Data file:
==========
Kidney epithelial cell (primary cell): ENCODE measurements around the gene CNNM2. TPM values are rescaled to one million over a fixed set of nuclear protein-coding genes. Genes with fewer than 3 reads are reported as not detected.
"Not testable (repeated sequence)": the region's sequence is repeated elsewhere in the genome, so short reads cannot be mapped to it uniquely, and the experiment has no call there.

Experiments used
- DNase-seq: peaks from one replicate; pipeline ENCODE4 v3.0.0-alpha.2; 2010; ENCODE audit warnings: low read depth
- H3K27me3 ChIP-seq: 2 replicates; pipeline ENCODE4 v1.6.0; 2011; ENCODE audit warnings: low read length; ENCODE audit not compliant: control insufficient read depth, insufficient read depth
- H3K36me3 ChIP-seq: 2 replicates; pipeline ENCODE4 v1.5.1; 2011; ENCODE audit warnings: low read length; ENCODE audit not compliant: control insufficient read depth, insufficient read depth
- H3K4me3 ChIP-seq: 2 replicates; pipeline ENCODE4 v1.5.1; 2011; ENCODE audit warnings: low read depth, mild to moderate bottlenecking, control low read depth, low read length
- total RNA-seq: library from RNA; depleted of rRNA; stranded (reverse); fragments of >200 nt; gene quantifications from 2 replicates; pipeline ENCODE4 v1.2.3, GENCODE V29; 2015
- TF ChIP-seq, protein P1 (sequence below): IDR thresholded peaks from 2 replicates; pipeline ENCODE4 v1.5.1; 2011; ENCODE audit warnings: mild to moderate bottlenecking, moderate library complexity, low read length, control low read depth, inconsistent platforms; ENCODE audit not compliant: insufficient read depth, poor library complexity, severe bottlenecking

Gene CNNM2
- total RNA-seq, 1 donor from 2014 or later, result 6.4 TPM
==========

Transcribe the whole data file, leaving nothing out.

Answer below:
Kidney epithelial cell (primary cell): ENCODE measurements around the gene CNNM2. TPM values are rescaled to one million over a fixed set of nuclear protein-coding genes. Genes with fewer than 3 reads are reported as not detected.
"Not testable (repeated sequence)": the region's sequence is repeated elsewhere in the genome, so short reads cannot be mapped to it uniquely, and the experiment has no call there.

Experiments used
- DNase-seq: peaks from one replicate; pipeline ENCODE4 v3.0.0-alpha.2; 2010; ENCODE audit warnings: low read depth
- H3K27me3 ChIP-seq: 2 replicates; pipeline ENCODE4 v1.6.0; 2011; ENCODE audit warnings: low read length; ENCODE audit not compliant: control insufficient read depth, insufficient read depth
- H3K36me3 ChIP-seq: 2 replicates; pipeline ENCODE4 v1.5.1; 2011; ENCODE audit warnings: low read length; ENCODE audit not compliant: control insufficient read depth, insufficient read depth
- H3K4me3 ChIP-seq: 2 replicates; pipeline ENCODE4 v1.5.1; 2011; ENCODE audit warnings: low read depth, mild to moderate bottlenecking, control low read depth, low read length
- total RNA-seq: library from RNA; depleted of rRNA; stranded (reverse); fragments of >200 nt; gene quantifications from 2 replicates; pipeline ENCODE4 v1.2.3, GENCODE V29; 2015
- TF ChIP-seq, protein P1 (sequence below): IDR thresholded peaks from 2 replicates; pipeline ENCODE4 v1.5.1; 2011; ENCODE audit warnings: mild to moderate bottlenecking, moderate library complexity, low read length, control low read depth, inconsistent platforms; ENCODE audit not compliant: insufficient read depth, poor library complexity, severe bottlenecking

Gene CNNM2
- total RNA-seq, 1 donor from 2014 or later, result 6.4 TPM